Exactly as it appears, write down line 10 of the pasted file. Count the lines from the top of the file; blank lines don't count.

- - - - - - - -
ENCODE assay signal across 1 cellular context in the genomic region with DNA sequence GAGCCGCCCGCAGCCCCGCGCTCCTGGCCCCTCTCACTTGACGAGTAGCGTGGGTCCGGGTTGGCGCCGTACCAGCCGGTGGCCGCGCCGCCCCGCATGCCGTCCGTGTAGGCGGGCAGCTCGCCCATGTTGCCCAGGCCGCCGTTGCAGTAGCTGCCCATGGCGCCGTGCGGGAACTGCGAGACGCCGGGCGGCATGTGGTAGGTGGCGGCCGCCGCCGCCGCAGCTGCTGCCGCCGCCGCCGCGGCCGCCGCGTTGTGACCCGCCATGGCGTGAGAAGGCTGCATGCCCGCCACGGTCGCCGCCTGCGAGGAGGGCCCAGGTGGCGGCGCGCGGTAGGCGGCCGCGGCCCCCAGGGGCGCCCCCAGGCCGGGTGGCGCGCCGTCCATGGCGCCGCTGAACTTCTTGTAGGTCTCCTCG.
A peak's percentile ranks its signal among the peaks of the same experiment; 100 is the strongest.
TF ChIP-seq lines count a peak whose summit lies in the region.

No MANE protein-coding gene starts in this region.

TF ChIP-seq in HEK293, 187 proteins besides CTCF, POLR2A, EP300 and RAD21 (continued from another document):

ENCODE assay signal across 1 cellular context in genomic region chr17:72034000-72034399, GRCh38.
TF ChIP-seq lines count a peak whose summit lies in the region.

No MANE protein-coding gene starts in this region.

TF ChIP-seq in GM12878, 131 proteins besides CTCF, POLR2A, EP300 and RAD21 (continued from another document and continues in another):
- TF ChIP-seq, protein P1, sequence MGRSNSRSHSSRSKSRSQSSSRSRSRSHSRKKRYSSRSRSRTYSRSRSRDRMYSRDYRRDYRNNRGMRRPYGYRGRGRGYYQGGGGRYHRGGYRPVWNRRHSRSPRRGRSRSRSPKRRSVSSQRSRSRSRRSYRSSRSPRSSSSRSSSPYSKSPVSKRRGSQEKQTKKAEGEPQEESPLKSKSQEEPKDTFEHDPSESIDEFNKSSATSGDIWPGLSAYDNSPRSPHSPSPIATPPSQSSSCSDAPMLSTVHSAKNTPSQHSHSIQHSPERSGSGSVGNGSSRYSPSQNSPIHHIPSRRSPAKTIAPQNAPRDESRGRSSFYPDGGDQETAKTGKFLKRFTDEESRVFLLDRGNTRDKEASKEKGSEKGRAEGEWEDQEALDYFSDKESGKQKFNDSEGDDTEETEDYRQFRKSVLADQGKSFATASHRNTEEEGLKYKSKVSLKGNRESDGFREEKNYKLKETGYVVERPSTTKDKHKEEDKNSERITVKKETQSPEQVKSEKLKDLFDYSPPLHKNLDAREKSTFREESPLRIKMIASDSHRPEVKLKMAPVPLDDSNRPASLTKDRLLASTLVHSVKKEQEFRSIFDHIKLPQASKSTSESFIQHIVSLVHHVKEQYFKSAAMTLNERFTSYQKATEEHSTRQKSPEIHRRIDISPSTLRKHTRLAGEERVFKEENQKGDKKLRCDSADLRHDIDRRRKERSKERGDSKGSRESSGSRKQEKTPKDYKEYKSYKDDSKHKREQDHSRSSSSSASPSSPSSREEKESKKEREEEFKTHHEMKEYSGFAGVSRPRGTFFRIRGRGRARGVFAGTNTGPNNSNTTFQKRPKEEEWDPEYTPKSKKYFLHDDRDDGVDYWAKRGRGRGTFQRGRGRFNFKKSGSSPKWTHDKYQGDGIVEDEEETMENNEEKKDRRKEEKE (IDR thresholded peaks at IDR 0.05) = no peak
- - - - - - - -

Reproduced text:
- TF ChIP-seq, protein P1, sequence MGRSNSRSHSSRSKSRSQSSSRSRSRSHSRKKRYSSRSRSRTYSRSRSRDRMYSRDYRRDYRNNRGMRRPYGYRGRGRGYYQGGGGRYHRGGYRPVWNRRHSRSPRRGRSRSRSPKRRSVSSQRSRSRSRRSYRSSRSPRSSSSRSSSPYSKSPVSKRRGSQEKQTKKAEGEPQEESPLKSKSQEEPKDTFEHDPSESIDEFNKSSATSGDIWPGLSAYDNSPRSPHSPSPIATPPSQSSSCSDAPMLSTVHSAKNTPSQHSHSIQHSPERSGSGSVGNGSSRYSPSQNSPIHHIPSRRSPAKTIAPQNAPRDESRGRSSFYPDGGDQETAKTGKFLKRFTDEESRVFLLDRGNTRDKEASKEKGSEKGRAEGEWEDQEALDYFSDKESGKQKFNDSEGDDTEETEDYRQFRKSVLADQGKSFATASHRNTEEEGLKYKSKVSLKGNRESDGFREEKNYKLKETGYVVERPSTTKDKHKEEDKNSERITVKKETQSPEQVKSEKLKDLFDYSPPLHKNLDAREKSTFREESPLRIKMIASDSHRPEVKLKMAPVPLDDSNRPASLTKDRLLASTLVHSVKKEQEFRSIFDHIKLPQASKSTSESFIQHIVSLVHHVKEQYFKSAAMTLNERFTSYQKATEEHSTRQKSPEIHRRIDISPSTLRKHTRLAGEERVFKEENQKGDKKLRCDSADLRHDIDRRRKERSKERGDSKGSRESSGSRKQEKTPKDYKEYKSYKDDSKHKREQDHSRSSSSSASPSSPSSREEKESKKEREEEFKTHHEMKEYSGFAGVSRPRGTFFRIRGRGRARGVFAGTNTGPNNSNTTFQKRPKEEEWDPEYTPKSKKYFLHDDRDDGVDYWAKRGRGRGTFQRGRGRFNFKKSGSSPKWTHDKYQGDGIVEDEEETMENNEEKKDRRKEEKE (IDR thresholded peaks at IDR 0.05) = no peak